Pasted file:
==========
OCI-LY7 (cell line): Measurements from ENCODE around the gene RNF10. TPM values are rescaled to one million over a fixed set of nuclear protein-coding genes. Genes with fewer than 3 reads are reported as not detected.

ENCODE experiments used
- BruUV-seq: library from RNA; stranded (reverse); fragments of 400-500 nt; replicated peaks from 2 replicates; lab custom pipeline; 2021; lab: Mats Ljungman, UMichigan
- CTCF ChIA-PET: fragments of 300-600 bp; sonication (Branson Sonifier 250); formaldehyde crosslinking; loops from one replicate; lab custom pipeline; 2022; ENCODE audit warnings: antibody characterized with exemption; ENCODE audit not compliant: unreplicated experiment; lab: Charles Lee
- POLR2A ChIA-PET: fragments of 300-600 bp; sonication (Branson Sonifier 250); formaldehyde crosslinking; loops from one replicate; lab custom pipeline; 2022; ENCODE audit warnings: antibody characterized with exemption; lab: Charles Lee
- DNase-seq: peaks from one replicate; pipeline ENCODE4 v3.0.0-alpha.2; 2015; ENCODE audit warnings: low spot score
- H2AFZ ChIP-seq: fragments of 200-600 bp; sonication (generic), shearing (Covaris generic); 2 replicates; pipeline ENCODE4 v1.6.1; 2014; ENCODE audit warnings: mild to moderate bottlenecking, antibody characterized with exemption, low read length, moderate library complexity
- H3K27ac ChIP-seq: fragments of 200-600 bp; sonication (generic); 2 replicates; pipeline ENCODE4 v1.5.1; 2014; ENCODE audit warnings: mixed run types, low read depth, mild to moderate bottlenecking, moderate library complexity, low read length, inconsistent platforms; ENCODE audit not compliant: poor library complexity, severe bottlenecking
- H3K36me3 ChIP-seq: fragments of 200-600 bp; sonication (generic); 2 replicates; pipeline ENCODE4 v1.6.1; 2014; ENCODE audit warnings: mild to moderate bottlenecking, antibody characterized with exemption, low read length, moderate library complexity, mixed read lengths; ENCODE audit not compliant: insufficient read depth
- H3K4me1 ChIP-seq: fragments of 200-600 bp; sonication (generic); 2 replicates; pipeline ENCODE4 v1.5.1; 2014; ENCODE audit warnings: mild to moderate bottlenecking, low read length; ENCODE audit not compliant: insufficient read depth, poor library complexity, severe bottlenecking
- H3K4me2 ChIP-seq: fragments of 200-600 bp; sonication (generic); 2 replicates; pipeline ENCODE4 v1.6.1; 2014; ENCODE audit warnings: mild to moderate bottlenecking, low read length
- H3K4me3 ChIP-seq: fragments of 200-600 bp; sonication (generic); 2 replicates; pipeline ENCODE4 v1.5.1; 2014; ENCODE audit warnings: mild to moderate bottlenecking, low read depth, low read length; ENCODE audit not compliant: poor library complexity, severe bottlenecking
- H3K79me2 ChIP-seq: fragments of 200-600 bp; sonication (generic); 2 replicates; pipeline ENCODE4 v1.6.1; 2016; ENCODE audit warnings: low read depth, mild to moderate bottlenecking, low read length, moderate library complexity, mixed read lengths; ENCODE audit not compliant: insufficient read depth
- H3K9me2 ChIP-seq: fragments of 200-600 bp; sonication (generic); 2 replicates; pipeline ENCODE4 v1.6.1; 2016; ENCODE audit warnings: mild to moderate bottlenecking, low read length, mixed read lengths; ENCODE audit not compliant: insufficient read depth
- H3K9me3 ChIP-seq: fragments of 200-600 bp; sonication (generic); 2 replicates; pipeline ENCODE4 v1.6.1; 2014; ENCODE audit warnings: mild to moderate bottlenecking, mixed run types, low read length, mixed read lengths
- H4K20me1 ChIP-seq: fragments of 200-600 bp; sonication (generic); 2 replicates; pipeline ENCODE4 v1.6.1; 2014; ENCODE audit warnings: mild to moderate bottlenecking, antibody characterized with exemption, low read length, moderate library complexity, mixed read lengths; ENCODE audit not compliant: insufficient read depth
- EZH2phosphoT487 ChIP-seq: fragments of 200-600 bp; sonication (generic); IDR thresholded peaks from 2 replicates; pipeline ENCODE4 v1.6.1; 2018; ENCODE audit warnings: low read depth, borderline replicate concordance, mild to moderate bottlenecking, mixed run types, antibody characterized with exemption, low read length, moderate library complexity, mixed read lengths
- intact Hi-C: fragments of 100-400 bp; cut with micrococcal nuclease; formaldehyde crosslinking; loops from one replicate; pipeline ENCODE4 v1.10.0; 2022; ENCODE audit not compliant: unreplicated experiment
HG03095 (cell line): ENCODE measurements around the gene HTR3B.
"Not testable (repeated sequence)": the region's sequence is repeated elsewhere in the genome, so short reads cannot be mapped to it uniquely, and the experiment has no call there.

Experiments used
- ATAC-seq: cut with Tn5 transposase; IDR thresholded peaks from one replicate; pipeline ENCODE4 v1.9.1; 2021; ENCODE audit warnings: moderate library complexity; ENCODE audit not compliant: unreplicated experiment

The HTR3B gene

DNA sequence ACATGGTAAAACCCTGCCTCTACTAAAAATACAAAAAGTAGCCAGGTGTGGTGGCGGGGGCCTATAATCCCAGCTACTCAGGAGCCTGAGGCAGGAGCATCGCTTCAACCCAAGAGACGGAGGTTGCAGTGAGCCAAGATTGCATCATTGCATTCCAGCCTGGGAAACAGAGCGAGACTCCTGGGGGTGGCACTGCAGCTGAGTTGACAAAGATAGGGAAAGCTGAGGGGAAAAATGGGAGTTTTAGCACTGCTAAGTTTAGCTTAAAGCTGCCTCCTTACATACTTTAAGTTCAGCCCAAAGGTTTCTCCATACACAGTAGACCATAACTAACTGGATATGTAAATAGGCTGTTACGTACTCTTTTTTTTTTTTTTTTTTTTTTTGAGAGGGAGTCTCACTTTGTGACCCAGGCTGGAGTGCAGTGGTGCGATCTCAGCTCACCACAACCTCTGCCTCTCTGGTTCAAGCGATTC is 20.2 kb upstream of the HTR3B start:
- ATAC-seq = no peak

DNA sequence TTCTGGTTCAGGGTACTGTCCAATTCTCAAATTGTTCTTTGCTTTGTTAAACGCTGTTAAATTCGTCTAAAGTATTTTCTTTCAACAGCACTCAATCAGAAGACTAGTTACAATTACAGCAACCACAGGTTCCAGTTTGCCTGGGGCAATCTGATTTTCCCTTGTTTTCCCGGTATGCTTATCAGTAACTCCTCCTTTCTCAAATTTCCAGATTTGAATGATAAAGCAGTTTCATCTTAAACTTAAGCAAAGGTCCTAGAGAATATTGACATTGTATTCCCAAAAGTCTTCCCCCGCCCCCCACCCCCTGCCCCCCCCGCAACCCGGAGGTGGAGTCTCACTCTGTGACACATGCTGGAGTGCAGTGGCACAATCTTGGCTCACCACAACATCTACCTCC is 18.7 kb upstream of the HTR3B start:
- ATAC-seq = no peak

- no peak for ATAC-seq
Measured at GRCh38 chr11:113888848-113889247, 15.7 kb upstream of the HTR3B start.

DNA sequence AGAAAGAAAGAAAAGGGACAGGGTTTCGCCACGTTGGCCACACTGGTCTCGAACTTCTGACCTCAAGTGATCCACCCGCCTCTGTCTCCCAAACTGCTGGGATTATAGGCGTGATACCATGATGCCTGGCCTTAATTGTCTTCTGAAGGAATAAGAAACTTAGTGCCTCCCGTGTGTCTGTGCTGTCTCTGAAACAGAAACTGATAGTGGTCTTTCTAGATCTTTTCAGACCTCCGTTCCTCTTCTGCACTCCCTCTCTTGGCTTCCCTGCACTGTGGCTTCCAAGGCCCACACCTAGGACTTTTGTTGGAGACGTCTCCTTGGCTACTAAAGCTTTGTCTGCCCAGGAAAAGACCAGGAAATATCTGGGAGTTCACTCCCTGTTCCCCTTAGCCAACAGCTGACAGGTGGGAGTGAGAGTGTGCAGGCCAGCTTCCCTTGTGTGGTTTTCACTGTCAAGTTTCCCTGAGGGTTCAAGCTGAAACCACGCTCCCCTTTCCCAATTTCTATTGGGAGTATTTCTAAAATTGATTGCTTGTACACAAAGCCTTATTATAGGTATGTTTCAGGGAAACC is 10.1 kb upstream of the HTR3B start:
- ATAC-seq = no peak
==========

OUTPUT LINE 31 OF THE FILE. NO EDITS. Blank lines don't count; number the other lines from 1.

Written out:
- ATAC-seq = no peak